The Walden Effect: Farming, simple living, permaculture, and invention.

Getting started on a cold morning

close up of Heet container in back of pick up truck

We had some trouble getting the truck started last week during a very cold morning.

It turned over fine but kept stalling out.

The problem was more than likely some water in the fuel. I added the above bottle of HEET, waited about an hour and it started right up. The instructions recommend adding a bottle every time you fill up when it's cold out and I think I might just start doing that to avoid any future cold starting issues.

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About us: Anna Hess and Mark Hamilton spent over a decade living self-sufficiently in the mountains of Virginia before moving north to start over from scratch in the foothills of Ohio. They've experimented with permaculture, no-till gardening, trailersteading, home-based microbusinesses and much more, writing about their adventures in both blogs and books.

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Just my opinion. I've had to use heet about 15 times in my 36 year old life. It's great and I love the product, but I don't you'll need to add it in every tank.

My totally unscientific experience has been thus: when I'm having trouble starting a car, but it cranks good and I have good spark, I add heet. Boom, it starts. In one particularly heinous event where a jackass added a bottle of beer to my gas tank(I found out about this later) it took 2 bottles and 1 fuel filter change. I now suspect that the 2 bottles of heet may have actually been enough to fix it, but again I have no proof.

Comment by Anonymous Fri Nov 18 18:25:43 2011
I was hoping to hear from some of our readers because that "in every tank" instruction did sound like a way to sell a lot more of the product.... I was really stunned by how well it worked, though --- we thought something really bad had gone wrong!
Comment by anna Fri Nov 18 19:59:14 2011

This stuff is almost pure isopropyl alcohol ("IPA"). It works by making the water in the tank and fuel lines soluable in gasoline. If you buy pure (99%) IPA, I think it would work just as well, and is a lot cheaper. On Amazon, iso-heet goes for $8.27 for 12 fl.oz. 99% IPA is only $2.42 for 16 fl.oz.

Comment by Roland_Smith Sat Nov 19 04:58:49 2011
Ours only cost a few bucks per bottle, but it does sound like one could save money by doing what you suggested. The version in the red container has something that helps clean fuel injectors, which I figured couldn't hurt our little truck.
Comment by mark Sat Nov 19 16:43:42 2011
Walmart has isopropal alcohol in the health care area that has a high percentage of alcohol in it and cost less than HEET. Next time your in the store check it out.
Comment by zimmy Sat Nov 19 18:05:59 2011

@zimmy: Make sure that it's not isopropyl rubbing alcohol. That can contain a lot of water and other stuff. :-)

@mark: The cleaning additives used to clean injectors don't need to be applied that often. My car gets a dose of the stuff during the yearly check-up. It's now 15 years old and hasn't failed to start yet.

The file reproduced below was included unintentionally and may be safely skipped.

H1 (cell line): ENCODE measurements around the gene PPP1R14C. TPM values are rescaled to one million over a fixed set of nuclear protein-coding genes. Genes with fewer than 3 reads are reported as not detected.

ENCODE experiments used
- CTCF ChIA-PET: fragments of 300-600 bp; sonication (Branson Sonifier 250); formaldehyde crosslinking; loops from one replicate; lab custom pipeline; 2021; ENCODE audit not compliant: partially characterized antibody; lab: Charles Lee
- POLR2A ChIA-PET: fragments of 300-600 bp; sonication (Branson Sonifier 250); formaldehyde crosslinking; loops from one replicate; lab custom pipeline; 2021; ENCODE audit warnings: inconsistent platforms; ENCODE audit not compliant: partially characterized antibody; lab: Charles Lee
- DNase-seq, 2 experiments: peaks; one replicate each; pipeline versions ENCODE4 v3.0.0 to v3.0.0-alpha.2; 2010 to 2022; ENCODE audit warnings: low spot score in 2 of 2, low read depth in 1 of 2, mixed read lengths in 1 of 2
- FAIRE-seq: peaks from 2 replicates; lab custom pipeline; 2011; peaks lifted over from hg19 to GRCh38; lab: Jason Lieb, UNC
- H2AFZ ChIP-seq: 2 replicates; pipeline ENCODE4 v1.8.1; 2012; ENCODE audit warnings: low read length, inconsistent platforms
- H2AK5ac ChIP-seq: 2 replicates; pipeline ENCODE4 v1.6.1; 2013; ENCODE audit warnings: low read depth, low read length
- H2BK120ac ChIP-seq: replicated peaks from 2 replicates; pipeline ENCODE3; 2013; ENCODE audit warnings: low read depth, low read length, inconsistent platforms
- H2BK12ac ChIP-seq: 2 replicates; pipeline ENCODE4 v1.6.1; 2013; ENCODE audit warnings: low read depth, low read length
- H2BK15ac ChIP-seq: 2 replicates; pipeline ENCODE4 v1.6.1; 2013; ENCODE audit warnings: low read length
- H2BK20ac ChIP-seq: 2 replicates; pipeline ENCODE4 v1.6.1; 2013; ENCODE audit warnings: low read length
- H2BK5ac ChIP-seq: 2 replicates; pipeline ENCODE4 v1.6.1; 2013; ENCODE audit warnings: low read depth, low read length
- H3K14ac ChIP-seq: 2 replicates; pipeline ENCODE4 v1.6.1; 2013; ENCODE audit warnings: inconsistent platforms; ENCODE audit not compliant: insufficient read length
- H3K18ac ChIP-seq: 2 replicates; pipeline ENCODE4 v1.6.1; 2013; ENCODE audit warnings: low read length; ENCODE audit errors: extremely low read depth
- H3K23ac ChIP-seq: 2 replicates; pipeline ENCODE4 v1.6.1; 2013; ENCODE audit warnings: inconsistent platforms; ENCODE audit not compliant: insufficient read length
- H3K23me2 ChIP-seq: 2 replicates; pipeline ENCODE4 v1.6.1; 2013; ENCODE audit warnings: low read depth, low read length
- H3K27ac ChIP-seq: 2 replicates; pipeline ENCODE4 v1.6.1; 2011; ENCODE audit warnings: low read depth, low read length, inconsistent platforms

Comment by Roland_Smith Sat Nov 19 18:49:24 2011

First of all I am going to make a disclaimer, am not an expert in fuel or cars, but I have listened to some and so thought I would spread their message and then direct you to them to learn more. So Mark, I know you are an inventor and so I thought you would like to know this. My understanding, as others started to point out, is that Iso-Heet is just ethanol or 95% pure alcohol. In addition, I don’t believe you need 95% to clean up the water, I believe you could do the same thing with some E85 gasoline, though I don’t know if it is cheaper. The other solution is that you could distill your own, which is perfectly legal if you get a fed permit – free, and “only” use it for fuel. I think I have rambled enough now, the source of this info is Steven Harris, I learned about him from the Survival Podcast. I would suggest you check out both websites if you haven’t already.

P.S. I don’t know how much Steven Harris is willing to share, but he is working on inventing a method of distilling alcohol without any, direct energy, using chemicals and substances that could be reused over and over again. Thought this might get your inventor hat interested. I hope you and Anna will check it out and as always love the site and when I afford the upgrade I will be buying some of your chicken watering devices, I hate cleaning dirty water containers.

Comment by Brian Mon Nov 21 16:12:45 2011

The cheapest alternative I've found for frozen fuel lines is methyl hydrate (wood alcohol). It's commonly sold as gas line anti-freeze in small bottles at the gas station. For the cost of one small bottle you can buy a full liter of methyl hydrate from the paint section of your local hardware store. Sometimes if you shop around you can find a gallon jug for the same price. Truckers use MH in the air brake lines to keep them from freezing as well.

Comment by Adam Thu Dec 1 23:43:16 2011

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